‘Inequality’ is a way of framing social problems appropriate to technocratic reformers, the kind of people who assume from the outset that any real vision of social transformation has long since been taken off the political table.
It allows one to tinker with the numbers, argue about Gini coefficients and thresholds of dysfunction, readjust tax regimes or social welfare mechanisms, even shock the public with figures showing just how bad things have become (‘can you imagine?
To the extent that experts did focus on inequality within countries, they did so with respect to the late industrializers, where migration from poor villages to richer cities was accentuating income disparities.
Even there, however, inequality was considered a temporary side effect of development; the economist Simon Kuznets argued that it dissipated with modernization.
Olson’s findings had a disturbing implication: in politically stable countries, narrow coalitions of business lobbies hold back economic growth through self-serving policies, and only a major military defeat or a grisly revolution can overcome the resulting inefficiencies.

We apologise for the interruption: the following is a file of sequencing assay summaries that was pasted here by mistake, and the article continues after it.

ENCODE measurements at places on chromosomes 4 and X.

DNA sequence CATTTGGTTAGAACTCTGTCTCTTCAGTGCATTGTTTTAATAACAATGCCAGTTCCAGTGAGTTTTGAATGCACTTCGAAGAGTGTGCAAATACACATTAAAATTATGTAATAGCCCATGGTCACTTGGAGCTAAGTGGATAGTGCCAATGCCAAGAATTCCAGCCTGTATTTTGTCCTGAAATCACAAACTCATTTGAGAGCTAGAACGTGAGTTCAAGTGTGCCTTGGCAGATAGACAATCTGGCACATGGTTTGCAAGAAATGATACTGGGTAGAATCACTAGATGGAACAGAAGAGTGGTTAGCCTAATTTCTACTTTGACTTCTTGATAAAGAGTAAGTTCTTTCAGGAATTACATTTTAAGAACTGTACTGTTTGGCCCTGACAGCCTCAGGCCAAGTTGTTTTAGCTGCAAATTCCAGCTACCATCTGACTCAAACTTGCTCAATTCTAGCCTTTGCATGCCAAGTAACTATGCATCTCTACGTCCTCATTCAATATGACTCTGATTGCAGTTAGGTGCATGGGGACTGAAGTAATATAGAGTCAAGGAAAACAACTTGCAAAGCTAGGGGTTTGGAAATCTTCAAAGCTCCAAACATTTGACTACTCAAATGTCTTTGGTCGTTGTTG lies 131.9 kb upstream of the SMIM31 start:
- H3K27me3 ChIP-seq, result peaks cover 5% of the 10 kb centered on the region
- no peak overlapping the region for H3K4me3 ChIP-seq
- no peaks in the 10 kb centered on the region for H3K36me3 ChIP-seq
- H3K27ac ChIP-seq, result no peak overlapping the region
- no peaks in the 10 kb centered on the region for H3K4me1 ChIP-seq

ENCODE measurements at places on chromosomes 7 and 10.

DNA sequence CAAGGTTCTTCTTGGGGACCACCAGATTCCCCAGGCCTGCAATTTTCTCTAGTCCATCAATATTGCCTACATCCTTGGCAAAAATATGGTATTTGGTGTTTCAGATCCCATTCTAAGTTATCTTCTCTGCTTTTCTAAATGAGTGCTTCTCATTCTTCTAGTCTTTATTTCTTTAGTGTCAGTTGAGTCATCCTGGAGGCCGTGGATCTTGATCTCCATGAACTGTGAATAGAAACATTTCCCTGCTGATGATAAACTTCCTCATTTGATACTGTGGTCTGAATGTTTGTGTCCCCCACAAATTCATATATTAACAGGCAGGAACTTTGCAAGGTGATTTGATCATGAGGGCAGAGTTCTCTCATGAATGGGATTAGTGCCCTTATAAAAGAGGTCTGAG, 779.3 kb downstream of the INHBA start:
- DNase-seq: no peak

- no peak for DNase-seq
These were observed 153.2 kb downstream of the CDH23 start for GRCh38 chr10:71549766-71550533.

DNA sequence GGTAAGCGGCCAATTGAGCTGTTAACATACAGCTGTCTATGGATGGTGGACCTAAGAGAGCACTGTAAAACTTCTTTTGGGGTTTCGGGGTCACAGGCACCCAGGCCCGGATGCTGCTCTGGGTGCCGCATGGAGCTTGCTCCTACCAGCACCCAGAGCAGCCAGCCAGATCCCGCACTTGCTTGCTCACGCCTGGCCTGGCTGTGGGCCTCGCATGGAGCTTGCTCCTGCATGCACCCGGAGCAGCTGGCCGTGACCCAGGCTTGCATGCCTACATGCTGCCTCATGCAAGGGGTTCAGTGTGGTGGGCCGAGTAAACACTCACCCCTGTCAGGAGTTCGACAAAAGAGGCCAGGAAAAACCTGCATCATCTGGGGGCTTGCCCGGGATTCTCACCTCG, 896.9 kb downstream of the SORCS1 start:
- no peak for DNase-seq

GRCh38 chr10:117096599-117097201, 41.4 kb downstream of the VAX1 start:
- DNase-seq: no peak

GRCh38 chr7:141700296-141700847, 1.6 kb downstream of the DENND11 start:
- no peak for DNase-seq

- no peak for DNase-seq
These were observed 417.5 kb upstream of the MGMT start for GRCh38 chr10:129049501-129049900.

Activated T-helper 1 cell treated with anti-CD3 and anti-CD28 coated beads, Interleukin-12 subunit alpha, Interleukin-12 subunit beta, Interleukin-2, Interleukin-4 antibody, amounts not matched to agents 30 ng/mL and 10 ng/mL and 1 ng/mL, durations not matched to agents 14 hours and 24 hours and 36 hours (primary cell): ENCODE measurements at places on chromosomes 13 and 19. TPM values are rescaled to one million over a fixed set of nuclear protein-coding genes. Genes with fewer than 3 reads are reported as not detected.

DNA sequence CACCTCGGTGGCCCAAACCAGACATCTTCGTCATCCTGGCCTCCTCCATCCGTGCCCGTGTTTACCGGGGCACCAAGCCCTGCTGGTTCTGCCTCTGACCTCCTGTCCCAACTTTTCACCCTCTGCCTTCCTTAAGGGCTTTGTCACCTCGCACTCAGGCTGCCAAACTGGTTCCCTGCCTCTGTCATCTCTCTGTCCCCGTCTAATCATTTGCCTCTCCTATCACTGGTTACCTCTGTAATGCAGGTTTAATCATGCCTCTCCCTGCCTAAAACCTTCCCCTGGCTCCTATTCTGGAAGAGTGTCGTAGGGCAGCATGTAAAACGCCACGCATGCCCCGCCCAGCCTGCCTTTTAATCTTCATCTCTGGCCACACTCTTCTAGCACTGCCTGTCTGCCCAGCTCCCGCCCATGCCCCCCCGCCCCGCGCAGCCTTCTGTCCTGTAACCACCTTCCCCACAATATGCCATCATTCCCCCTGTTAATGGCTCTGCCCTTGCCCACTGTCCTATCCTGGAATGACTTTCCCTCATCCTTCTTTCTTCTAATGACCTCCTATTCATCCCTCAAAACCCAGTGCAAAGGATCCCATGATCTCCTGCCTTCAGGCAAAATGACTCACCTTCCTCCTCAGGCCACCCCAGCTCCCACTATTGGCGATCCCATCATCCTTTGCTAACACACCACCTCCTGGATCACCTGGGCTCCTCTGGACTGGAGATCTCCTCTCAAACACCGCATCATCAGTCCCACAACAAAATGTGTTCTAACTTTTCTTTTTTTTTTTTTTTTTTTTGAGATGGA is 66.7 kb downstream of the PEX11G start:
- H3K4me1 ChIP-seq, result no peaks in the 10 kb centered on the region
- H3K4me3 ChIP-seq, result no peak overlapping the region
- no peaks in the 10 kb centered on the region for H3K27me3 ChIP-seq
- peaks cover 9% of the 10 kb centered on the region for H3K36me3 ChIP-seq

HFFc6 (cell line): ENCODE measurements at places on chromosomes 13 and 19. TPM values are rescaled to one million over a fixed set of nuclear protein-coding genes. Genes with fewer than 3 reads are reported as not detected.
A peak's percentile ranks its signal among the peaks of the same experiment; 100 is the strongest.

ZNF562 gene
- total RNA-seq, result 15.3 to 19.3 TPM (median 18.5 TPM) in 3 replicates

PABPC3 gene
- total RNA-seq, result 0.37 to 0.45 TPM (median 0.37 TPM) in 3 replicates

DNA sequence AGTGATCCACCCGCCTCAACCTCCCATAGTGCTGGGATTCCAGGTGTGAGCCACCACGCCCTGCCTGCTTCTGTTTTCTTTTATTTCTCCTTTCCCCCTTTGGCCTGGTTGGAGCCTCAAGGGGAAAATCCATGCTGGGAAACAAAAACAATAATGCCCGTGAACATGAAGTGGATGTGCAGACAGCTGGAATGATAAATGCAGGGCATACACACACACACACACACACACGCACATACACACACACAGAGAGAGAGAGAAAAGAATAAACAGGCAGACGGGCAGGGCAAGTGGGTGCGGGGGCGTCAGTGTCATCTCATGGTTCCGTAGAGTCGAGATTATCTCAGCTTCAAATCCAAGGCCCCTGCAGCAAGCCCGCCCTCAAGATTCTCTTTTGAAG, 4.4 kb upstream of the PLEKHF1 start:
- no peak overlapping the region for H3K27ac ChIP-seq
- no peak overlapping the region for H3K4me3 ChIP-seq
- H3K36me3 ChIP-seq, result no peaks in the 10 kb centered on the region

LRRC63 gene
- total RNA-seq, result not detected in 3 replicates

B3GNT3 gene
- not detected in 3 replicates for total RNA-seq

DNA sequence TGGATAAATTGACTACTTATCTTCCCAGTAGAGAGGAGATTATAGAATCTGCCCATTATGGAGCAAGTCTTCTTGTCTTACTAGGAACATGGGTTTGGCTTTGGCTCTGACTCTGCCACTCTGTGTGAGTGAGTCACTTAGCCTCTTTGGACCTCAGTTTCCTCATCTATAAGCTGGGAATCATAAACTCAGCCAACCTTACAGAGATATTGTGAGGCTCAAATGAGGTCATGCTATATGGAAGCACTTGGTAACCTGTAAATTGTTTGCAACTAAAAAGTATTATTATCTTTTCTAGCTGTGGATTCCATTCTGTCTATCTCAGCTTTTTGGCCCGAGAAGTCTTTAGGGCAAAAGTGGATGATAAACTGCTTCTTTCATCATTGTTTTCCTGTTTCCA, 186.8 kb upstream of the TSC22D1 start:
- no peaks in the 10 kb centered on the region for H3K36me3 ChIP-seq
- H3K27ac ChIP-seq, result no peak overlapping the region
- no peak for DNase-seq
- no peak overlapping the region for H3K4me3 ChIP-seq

Back when Olson was writing, few economists cared about economic inequality in advanced countries; unemployment and sluggish investment were the problems of the day.Our species did not, in fact, spend most of its history in tiny bands; agriculture did not mark an irreversible threshold in social evolution; the first cities were often robustly egalitarian.Still, even as researchers have gradually come to a consensus on such questions, they remain strangely reluctant to announce their findings to the public – or even scholars in other disciplines – let alone reflect on the larger political implications.Simply framing the question this way means making a series of assumptions, that 1. Pointing this out is seen as a challenge to global power structures, but compare this to the way similar issues might have been discussed a generation earlier.Unlike terms such as ‘capital’ or ‘class power’, the word ‘equality’ is practically designed to lead to half-measures and compromise.Civilization meant many bad things (wars, taxes, bureaucracy, patriarchy, slavery…) but also made possible written literature, science, philosophy, and most other great human achievements.Almost everyone knows this story in its broadest outlines.Otherwise, the best we can hope for is to adjust the size of the boot that will be stomping on our faces, forever, or perhaps to wrangle a bit more wiggle room in which some of us can at least temporarily duck out of its way.Mainstream social science now seems mobilized to reinforce this sense of hopelessness.As a result, those writers who are reflecting on the ‘big questions’ of human history – Jared Diamond, Francis Fukuyama, Ian Morris, and others – still take Rousseau’s question (‘what is the origin of social inequality? Since the financial crash of 2008, of course, and the upheavals that followed, the ‘problem of social inequality’ has been at the centre of political debate.’) as their starting point, and assume the larger story will begin with some kind of fall from primordial innocence. There seems to be a consensus, among the intellectual and political classes, that levels of social inequality have spiralled out of control, and that most of the world’s problems result from this, in one way or another.